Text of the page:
As Democratic governor in a state with a solidly Republican legislature and little worry about having to sign actual progressive legislation, Napolitano certainly talked a decent game. In 2008 she said she wanted to freeze tuition for in-state students, and guarantee a free ride to any Arizona student with at least a B average through high school (and a clean disciplinary record — problematic due to the racist and abelist discipline systems in most public high schools).

While Mark Yudof's tenure as current UC President is thankfully very nearly over, Napolitano's selection reinforces how tough the road ahead will be for student organizers. Her selection is in some ways a defensive response by the Regents against the pressures they face, both from Sacramento and from the very people who make up the University of California — the students, faculty, and staff. If she can manage to on the one hand get the legislature to widen the gates of privatization, and on the other squash insurgent activism on UC campuses, it will be a dream come true for the Regents. Thankfully, there are plenty of committed and organized Californians who stand in their way.

EDIT: Updated to reflect her position as President, not Chancellor. Thanks katminka!

From Student Debt to Student Power

I recently sat down with The Daily Agenda to chat about student loan debt and how it relates to larger activist movements on- and off-campus.


Patrick St. John is a graphic designer by trade and student organizer by love. Patrick has been organizing and agitating since high school; as an undergraduate at Moravian College, he continued to agitate for student rights and power as both Editor-in-Chief of the student newspaper and later as student government president (where he advocated abolishing the position).

Like so many other young Americans, he left school thousands of dollars in debt. During his off hours Patrick is still organizing and writing a book on student power. He blogs at forstudentpower.org.

We interview Patrick about the state of student debt and the prospects of breathing new life into the student movement.

DA: As student debt has now climbed to over a trillion dollars, who exactly benefits from having so many students owing so much money?

Patrick St. John: It’s always important to ask that question, because it’s certainly not the students and it’s clearly not the faculty. However one winner is the administration, including the Board of Trustees. The size of university administrations have soared over the past 40 years, far outpacing the regular growth of faculty and support staff.

There has been an increasing emphasis on running the university like a business. As a result you get a ton of administrative overhead and you get administrators who are more interested in growing the bottom line than in education. Right now a lot of campuses, especially the higher profile universities, hire President’s that have no experience in the classroom. They come from business backgrounds, or sometimes from the military or politics.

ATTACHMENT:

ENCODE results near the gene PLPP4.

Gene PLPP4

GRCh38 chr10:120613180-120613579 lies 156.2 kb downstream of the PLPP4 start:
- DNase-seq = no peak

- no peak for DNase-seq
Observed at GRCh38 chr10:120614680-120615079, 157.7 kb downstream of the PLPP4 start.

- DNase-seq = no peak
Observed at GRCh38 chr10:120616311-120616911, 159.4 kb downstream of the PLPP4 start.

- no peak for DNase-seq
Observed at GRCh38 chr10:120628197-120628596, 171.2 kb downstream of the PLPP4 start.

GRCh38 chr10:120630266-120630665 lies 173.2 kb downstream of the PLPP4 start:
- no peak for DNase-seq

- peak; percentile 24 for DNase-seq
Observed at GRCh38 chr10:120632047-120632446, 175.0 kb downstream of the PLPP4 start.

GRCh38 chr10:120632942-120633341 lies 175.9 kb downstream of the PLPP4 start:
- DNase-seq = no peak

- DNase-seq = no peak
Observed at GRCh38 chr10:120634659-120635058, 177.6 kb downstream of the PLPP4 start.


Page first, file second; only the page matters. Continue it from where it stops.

Often times funding decisions are not based on the consideration of the students or even the professors, but either the university in its quest for prestige or the vanity of big donors. You see this dynamic where trustees and other wealthy donors make donations that go into physical projects like new buildings, new facilities, or new sports stadiums. You can’t bolt a plaque onto a scholarship; but you can bolt a plaque onto a building. In the University of California system, the Regents have made it quite clear that they prefer tuition dollars over state-issued dollars, because they have much freer range in their use — so we see on campuses across the state massive physical projects, either completed and unused, or frozen in mid-construction. It’s yet another predictable result of the people most affected by university decisions having the least amount of say in making those decisions.

You also predictably see an increase in official corruption, with Trustee boards often including the heads of the very businesses the college contracts with (usually banks and construction firms).

DA: Do you detect any sort of change in what is being taught in our universities because of the increased role of private corporations in higher education?

PSJ: It’s a funny kind of feedback loop. On one end, as parents and students see rising increasing tuition combined with a sluggish economy, you see an emphasis on the “career ready majors”: the majors that are guaranteed to get a good-paying job above all else. Students begin asking themselves, “why am I taking this literature class when I could be taking another economics class?” It has that sort of effect.

On the other end of the feedback loop, universities are trying to attract more — and wealthier — students by touting the fact that “if you go here, we’re sure that you will get a job after you graduate.” There is actually an interesting case where a woman who attended a for-profit school went through school and of course racked up a ton of debt. When she graduated she sued the school because the school had essentially promised, through their advertising materials, that she would get a job. Her lawsuit failed, but the point she made is here to stay.

DA: Student loan debt rates are set to double in 8 days if Congress (at the time of this interview. It now appears that Congress will freeze student loan rates for one year). How meaningful are the Democrats’ proposals to stop this from happening?

PSJ: It’s a smart political move for Obama because he might be able to re-energize many of his supporters on his left flank. But we all need to be clear: this is not a fight between progressive and conservative policy positions. This is a fight between conservative and very conservative policy positions.